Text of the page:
TP-Link TD-W8961N 300Mbps Wireless N ADSL2+ Modem Router £39
28th Jan 2011 | 15:35
Bargain basement networking with performance to match
TP-Link TD-W8961ND - Overview
TP-Link's TD-W8961ND is an unapologetic budget, no frills 300Mbps Wireless N ADSL2+ modem router.
This basic box seemingly provides everything a home or SOHO user might need to get ADSL broadband over a landline and share it around the home with Wireless N networking.
If you're looking to upgrade from an existing out-dated BT Home Hub 1.0 or other 802.11g wireless equipped ADSL modem router, then this could be an ideal low-cost solution.
The TD-W8961ND is squarely aimed at the entry-level market, yet still features a ADSL2+ modem router with 300Mbps Wireless N.
So coming in at under £40 it certainly succeeds on the value front.
It comes with a number of ease-of-use features that should help even the basic user through setting up their broadband connection, along with securely connecting wireless devices to the ADSL2+ modem router.
Alongside these are a host of far more complex features that add greater interest to this otherwise somewhat dull budget ADSL2+ modem router.
TP-Link TD-W8961ND - Benchmarks
We tested the wireless and WAN performance to see how the TP-Link 300Mbps Wireless N ADSL2+ modem router TD-W8961ND performed compared to a similar model, in this case a standard BT HomeHub 2.0.
Compared with the BT box the wireless transfer speeds were shockingly bad, but things did pick up.
The ADSL matched the downsteam and beat the upstream by a substantial amount, both in physical connection and tested transfer speeds. The TP-Link router happily performed at 100BaseT levels on the LAN connection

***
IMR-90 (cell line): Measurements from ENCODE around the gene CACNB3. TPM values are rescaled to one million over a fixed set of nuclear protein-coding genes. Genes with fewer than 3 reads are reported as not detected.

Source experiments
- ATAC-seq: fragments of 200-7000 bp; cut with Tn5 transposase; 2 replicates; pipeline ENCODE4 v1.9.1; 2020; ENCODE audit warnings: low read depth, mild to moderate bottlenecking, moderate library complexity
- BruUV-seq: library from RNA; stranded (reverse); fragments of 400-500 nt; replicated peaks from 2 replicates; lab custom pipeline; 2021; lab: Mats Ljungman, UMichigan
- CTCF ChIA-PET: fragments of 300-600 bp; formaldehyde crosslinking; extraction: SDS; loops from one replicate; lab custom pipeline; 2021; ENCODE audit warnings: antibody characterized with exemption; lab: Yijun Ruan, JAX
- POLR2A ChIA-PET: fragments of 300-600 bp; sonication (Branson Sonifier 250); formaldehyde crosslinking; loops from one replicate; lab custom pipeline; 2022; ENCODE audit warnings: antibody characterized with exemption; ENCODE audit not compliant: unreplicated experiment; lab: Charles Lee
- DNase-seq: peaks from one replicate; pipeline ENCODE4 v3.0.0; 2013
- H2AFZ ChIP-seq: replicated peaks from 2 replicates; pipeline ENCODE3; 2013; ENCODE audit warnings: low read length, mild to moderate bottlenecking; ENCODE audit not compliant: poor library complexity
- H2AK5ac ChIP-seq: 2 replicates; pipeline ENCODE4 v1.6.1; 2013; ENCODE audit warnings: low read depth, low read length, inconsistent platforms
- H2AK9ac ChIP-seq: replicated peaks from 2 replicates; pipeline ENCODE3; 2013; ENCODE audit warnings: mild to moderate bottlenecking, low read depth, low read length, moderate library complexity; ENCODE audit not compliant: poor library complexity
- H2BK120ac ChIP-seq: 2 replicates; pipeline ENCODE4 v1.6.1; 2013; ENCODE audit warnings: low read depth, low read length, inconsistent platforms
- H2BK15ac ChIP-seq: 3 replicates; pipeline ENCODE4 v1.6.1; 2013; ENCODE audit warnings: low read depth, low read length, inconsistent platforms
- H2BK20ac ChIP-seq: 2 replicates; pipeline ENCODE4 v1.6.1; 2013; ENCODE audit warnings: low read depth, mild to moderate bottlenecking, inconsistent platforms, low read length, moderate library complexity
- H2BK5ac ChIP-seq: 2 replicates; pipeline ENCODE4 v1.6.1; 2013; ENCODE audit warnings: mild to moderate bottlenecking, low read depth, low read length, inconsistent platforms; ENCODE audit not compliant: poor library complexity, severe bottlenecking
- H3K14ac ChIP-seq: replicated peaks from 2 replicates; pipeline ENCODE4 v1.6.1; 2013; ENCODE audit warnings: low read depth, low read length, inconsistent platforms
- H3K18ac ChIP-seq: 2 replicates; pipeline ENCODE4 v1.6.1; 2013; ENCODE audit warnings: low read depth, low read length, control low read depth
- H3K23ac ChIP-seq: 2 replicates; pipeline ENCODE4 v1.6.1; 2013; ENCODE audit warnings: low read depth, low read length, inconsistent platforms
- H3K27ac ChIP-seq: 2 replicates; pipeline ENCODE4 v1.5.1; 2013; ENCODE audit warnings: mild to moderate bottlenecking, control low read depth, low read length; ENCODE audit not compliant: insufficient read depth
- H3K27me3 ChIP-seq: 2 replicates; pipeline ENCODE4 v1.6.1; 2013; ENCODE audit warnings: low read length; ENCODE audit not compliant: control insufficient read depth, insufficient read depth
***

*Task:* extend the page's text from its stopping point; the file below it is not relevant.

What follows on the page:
Wireless transfer speed
ADSL connection speed
ADSL transfer speeds
TP-Link TD-W8961ND - Verdict
Primarily the TD-W8961ND has to be a good ADSL2+ modem router, and it at least manages that in two parts.
First is a set-up wizard that tries to help configure the modem router for a long list of UK ISPs. The second is good broadband performance and, after fighting with the configuration, it matched our standard ADSL connection downstream and offered an enhanced upstream speed.
Less impressive is the wireless performance.
It uses dual antennas for two spatial streams and claims to be 300Mbps, though performance is unlikely to go beyond 130/144Mbps. To do that the router would need to use 40MHz channels, which is unlikely except in Wi-Fi free areas.
Performance even in the same room was somewhat dismal and erratic, peaking around 1.9MB/s and averaging a very poor 391KB/s.
This doesn't get any better with distance and, as we'd imagine this is the primary way people will be connecting to the modem router, it's a huge turn off for the TD-W8961ND.
Equally unattractive is the web-based interface.
In its defence it covers a lot of complex options and features, but that can't excuse a sluggish response and a bizarre half-finished look to the page design.
This does cover one positive area of the ADSL2+ modem router in that there are a number of advanced feature hiding inside, such as port binding for specific services, wireless bridge options, Annex M to double upstream rates and full QOS abilities.
It feels like a rushed product and at the time of writing the latest firmware dated 17/6/2010 lists one of its key updates as "Fix the low rate of wireless connection."
Which doesn't fill us full of confidence.
It has a no-nonsense design that even comes with a power button. It knows it's a budget modem router and tries to play to that strength offering some ease-of-use features for novice users, but still offers a raft of more advanced options.
Wireless performance was something of a disaster and taints the main way you'll be using this router. It's bad enough that it could be performing worse than your broadband connection.
It doesn't help that the web-based interface has an unfriendly look, is slow to use and despite its best effort to be easy to use still baffles with a range of technical features that most will not want.